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In a reversal of Egypt’s recent trends regarding women in the judiciary, Egypt’s State Council voted this month to ban the appointment of female judges to the council. Despite the fact that Tahani El Gebaly was appointed to be Egypt’s first female judge in 2003, and 31 more women were appointed as judges in 2007, 334 of the 376 council judges voted in favor of the ban. Though Egypt’s Supreme Court has since overturned the ban, the subject has created an intense debate.
Dr. Zeinab Radwan, Council at People’s Assembly has described this decision as contrary to the principles of citizenship, equality, and the Islamic religion, stressing that the promotion of women in a nation was always a manifestation of the progression and development of its people. She added that it was a shock for everyone to hear about such a decision from the General Assembly of the State Council, which is supposed to protect the rights and freedoms in Egypt . Dr. Radwan wondered how logical it is that females can be appointed in both constitutional and ordinary courts while excluded from the State Council.
Dr. Salwa Bayomi, a member of the Shura Council, commented:
This is step backwards that is incompatible with the era we live in and achievements of women in the past ten years. It has no legal justification, not to mention being unconstitutional and against human rights without any legal basis. Plus, if this is the opinion of the General Assembly of the Council of State, why was the announcement – referring to announcing spots for new judges in the council- and testing both men and women, then declaring the success and efficiency of women, then voting against their appointment?!
Council Adel Farghaly, president of The Administrative Courts of Justice, had another way to justify such decision:
The refusal to appoint women to senior judicial positions has always been based on the fact that Egyptian women don’t perform the military service and pay their blood as a price like men do. And women occupy judicial functions in Western countries because they perform military service, and run all the jobs held by men, including acts of physical labor.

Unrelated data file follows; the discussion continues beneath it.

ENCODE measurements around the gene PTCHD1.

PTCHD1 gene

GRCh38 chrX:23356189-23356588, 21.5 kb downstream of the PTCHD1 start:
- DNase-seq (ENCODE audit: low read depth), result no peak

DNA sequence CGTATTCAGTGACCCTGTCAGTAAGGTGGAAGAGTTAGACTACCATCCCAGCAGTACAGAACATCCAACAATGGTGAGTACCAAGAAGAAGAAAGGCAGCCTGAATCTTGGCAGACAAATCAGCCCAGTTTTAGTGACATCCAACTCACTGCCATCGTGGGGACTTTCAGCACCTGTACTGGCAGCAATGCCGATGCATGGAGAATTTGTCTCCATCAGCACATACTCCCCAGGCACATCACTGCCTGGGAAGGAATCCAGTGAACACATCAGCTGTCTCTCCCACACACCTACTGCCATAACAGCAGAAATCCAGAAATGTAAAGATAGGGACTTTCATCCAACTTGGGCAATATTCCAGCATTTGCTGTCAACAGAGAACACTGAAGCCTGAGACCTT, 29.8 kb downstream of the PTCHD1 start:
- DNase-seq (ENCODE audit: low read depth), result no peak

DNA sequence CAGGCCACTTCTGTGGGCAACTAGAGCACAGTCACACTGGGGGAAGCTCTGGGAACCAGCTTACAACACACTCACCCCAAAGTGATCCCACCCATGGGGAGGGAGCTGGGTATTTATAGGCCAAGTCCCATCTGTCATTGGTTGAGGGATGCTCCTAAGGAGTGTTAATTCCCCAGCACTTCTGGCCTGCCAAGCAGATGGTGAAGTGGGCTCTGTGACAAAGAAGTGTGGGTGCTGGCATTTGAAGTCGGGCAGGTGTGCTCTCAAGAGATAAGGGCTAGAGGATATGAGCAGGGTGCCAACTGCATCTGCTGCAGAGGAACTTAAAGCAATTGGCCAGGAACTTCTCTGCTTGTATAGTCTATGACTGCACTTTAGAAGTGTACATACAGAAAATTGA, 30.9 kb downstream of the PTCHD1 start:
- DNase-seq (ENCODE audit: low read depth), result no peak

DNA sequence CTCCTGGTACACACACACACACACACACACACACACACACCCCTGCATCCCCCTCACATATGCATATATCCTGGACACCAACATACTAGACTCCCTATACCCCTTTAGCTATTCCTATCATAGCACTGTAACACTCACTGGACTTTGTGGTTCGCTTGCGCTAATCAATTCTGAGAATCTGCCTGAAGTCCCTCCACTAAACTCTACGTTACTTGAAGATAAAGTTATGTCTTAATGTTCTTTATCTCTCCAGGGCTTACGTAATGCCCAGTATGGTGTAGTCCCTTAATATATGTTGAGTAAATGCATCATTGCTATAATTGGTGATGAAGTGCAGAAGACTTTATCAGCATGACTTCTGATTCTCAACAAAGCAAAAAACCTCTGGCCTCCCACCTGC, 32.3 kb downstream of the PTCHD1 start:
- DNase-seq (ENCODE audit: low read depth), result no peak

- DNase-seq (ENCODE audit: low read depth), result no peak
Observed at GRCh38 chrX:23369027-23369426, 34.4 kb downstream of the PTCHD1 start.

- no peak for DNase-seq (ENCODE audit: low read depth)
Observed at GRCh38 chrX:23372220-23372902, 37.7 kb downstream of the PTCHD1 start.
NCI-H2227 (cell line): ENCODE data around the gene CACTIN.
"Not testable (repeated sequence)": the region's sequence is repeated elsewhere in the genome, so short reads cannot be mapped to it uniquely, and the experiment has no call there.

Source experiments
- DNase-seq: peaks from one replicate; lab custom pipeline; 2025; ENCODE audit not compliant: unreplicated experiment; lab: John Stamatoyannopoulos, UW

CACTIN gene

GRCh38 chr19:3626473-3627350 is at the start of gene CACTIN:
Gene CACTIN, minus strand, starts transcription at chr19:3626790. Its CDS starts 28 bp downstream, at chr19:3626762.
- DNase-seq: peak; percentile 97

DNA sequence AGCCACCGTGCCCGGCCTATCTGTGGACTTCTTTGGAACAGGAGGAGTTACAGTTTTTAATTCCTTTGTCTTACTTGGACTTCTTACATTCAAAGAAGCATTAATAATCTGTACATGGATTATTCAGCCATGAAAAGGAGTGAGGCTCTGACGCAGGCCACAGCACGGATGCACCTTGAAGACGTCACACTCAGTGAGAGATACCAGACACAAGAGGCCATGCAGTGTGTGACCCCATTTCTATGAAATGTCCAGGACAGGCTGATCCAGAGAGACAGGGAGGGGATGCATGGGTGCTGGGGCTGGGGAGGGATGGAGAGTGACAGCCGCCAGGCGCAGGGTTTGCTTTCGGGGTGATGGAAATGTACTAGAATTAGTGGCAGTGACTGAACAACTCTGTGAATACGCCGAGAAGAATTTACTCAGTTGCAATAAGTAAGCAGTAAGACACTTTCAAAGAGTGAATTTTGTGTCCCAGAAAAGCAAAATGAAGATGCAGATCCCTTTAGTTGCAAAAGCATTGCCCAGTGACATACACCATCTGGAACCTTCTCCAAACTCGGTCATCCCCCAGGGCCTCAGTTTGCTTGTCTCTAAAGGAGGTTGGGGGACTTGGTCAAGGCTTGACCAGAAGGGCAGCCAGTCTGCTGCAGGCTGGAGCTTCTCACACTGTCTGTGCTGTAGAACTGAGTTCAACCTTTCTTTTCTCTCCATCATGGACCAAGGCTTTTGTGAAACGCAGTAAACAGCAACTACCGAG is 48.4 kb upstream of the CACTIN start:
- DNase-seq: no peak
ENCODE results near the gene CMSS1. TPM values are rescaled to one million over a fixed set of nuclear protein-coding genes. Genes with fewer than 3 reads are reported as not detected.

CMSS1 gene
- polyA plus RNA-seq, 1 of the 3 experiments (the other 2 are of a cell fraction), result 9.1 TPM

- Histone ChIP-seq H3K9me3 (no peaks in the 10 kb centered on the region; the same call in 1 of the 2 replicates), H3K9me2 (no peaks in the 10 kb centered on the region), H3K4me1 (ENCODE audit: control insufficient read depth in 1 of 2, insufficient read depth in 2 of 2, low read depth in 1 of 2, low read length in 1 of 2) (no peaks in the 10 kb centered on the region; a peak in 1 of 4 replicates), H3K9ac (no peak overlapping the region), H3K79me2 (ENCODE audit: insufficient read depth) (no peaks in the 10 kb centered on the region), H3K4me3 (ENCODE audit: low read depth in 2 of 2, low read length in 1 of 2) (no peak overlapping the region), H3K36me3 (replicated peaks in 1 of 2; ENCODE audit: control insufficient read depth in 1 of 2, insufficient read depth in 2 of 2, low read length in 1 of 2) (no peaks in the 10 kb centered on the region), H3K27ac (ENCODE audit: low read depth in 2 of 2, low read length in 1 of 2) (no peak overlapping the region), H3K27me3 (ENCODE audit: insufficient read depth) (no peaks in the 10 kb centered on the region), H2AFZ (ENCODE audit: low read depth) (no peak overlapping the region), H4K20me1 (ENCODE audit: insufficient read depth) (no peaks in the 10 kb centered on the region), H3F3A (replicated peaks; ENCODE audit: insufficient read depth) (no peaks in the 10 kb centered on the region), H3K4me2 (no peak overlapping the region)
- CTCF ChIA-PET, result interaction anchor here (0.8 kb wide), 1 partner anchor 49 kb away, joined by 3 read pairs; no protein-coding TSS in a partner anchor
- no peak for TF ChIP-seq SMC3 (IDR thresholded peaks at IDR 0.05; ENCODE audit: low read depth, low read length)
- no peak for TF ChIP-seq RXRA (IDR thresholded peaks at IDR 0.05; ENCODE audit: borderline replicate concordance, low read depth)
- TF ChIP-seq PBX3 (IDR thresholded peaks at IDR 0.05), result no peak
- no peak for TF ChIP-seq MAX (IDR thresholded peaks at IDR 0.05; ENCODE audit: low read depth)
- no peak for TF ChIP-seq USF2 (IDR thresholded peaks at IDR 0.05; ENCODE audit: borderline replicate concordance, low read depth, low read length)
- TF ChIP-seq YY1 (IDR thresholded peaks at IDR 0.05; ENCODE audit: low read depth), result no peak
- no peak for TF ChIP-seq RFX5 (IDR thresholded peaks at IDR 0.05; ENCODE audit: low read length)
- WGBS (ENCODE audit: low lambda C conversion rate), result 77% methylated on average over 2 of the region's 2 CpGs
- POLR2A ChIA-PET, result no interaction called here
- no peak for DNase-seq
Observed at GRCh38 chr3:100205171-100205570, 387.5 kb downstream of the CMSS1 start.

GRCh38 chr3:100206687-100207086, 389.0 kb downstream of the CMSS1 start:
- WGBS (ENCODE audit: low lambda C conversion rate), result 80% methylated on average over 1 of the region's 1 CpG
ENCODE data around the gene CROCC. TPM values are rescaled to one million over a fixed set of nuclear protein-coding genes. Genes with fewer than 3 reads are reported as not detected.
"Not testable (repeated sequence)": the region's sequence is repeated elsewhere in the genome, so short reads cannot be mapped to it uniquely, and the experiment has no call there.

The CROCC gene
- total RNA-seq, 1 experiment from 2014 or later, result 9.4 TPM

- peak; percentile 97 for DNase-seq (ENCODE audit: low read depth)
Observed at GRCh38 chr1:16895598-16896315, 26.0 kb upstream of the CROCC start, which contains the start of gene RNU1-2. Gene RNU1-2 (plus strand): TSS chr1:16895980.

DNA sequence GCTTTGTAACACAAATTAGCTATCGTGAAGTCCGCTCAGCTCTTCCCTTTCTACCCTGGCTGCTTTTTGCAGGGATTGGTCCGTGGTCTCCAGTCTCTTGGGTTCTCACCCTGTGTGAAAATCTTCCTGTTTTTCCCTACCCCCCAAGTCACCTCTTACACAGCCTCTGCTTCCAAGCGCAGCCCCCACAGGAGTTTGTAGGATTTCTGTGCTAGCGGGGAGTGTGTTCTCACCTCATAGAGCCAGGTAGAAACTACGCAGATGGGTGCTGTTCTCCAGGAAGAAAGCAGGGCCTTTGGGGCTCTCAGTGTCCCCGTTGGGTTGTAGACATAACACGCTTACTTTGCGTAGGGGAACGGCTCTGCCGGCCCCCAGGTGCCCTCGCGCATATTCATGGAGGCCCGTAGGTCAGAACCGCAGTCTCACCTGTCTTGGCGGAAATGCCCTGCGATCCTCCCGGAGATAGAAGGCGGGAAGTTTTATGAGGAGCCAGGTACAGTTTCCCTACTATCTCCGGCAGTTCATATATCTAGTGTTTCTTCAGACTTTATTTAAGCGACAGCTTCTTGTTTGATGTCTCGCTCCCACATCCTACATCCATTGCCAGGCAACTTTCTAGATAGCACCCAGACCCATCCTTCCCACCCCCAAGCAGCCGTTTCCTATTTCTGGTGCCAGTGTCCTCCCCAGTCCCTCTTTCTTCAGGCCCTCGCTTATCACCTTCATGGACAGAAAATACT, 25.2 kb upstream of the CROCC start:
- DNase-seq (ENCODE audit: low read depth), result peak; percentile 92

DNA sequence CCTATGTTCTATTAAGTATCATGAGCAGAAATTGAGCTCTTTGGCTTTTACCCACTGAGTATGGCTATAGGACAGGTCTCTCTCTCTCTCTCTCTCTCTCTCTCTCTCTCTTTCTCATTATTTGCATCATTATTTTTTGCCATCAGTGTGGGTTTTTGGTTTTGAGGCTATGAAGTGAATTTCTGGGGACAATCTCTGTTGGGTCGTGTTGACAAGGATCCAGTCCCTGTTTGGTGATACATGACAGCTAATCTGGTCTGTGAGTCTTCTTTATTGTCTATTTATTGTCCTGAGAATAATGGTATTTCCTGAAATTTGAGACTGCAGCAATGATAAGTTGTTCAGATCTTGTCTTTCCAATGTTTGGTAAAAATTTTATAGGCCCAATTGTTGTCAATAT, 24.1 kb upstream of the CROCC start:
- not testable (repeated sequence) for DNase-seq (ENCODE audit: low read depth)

And then he adds:
The judicial work in Egypt is not suitable for women, as they cannot pay attention to their family and social duties based on their nature and on the social traditions, unlike men.
So according to the council, “traditions” should choose how people get employed and promoted in this country? It’s worth mentioning here that a lot of men in Egypt do not perform military service (according to Egyptian law, there are several exemptions). Unless the council can assure us that each and every Egyptian male judge has done the military service, it’s unfair to use this as a reason to prevent females from their rights.
On the other hand, Council Mohammed Hammed Elgamal, former president of the State Council, criticized all human and women rights organizations for their support for female judges, stressing on the independency of the State Council when it comes to taking decisions and asking them to pay more attention to the real problems of the poor and rural women, instead of agitating for what is important to only a “few of the intellect women.”
How can a poor, illiterate woman be liberated when a Ph.D. supreme lawyer can’t take her full rights in the fair opportunity of a job promotion? How do we expect a nation to categorize rights? I am not against prioritizing, but the fact the one segment of the highly educated and fully privileged women are not yet able to gain their full rights is nothing but a serious sign that there’s an even bigger problem with women with less empowerment.
In his column for Al Ahram, Egyptian writer Gaber Asfour mentioned in an article titled “A new discrimination against Egyptian women:”
I personally think that the State Council is with the right of women’s representation, and rejects any form of discrimination against them. But this recent decision of the Assembly actually prevents the rights of many people, a right that was already permitted by our Grand Mufti and senior scholars, not to mention that it is already practiced in so many Muslim countries. … Taking women’s constitutional right to board the platform of the State Council is a decision that should be rejected by every citizen who believes in the true sense of citizenship in a civil state not a religious one … And it is a must to face such act in defense of the civil state, and to defend women’s right to citizenship, and in defense of the essence of tolerance that is supported by the true Islam that is under trails of deformation by the religious fundamentalists.
A week after the ban, a special sub-council had an emergency meeting to discuss the issue in a step that was described by Al Ahram Al Masa’ay newspaper as “victory” for the cause of women’s rights.
On February 22, Egypt’s Supreme Judicial Council overruled the February 15 decision barring women from judicial positions by the country’s administrative court known as the Council of State.
The fight for female judges will not be over soon: Egyptian courts still have are other segments that do not allow women to be judges. But one must not mask the signs of hope in so many men and women who are courageous enough to keep on fighting as long as it takes!